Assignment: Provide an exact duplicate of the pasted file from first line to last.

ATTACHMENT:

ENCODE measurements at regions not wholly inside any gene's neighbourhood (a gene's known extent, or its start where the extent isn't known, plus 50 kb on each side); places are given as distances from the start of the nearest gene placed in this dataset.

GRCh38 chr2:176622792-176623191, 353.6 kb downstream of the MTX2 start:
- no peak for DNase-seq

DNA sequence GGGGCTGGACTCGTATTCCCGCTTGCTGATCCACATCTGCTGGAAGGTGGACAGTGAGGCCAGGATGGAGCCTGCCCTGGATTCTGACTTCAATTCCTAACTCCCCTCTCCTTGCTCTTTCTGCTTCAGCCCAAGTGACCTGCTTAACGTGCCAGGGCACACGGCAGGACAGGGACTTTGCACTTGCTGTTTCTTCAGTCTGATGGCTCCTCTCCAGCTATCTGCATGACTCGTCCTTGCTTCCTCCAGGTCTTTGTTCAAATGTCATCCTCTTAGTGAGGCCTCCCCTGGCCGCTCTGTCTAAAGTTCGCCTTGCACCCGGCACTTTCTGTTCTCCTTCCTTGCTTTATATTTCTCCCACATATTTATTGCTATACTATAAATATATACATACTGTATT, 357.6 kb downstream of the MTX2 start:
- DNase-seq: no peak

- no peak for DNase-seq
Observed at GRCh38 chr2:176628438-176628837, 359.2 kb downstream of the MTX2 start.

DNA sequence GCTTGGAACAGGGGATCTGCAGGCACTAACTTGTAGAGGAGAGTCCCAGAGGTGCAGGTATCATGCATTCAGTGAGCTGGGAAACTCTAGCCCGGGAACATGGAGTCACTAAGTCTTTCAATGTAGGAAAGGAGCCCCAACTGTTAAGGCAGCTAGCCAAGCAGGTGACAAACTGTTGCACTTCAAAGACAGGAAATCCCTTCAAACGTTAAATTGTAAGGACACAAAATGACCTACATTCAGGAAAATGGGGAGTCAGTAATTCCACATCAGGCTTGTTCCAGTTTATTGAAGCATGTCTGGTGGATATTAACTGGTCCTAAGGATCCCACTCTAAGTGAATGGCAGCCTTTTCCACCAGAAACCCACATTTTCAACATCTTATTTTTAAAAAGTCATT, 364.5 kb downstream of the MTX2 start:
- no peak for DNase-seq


ENCODE measurements at regions not wholly inside any gene's neighbourhood (a gene's known extent, or its start where the extent isn't known, plus 50 kb on each side); places are given as distances from the start of the nearest gene placed in this dataset.

GRCh38 chr2:176622792-176623191, 353.6 kb downstream of the MTX2 start:
- no peak for DNase-seq

DNA sequence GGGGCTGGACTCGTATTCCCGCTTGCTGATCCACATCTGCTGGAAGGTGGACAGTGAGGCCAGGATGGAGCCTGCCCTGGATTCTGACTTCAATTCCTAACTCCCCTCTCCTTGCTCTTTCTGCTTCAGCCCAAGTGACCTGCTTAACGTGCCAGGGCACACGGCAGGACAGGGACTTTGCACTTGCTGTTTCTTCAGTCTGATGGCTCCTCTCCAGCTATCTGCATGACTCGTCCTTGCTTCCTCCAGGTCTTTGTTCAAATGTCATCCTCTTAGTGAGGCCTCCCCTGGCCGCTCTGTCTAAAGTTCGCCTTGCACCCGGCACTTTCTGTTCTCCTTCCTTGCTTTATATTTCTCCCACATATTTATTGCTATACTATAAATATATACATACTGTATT, 357.6 kb downstream of the MTX2 start:
- DNase-seq: no peak

- no peak for DNase-seq
Observed at GRCh38 chr2:176628438-176628837, 359.2 kb downstream of the MTX2 start.

DNA sequence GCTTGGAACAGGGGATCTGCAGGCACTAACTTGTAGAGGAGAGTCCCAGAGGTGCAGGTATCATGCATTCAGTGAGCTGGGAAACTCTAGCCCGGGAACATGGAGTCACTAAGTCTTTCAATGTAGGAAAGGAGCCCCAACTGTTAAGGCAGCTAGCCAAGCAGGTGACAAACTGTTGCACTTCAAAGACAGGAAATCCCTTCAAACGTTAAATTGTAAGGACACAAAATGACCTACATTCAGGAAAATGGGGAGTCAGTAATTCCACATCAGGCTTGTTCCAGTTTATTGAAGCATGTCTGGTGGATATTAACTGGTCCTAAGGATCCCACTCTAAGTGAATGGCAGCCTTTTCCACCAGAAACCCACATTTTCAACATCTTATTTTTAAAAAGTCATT, 364.5 kb downstream of the MTX2 start:
- no peak for DNase-seq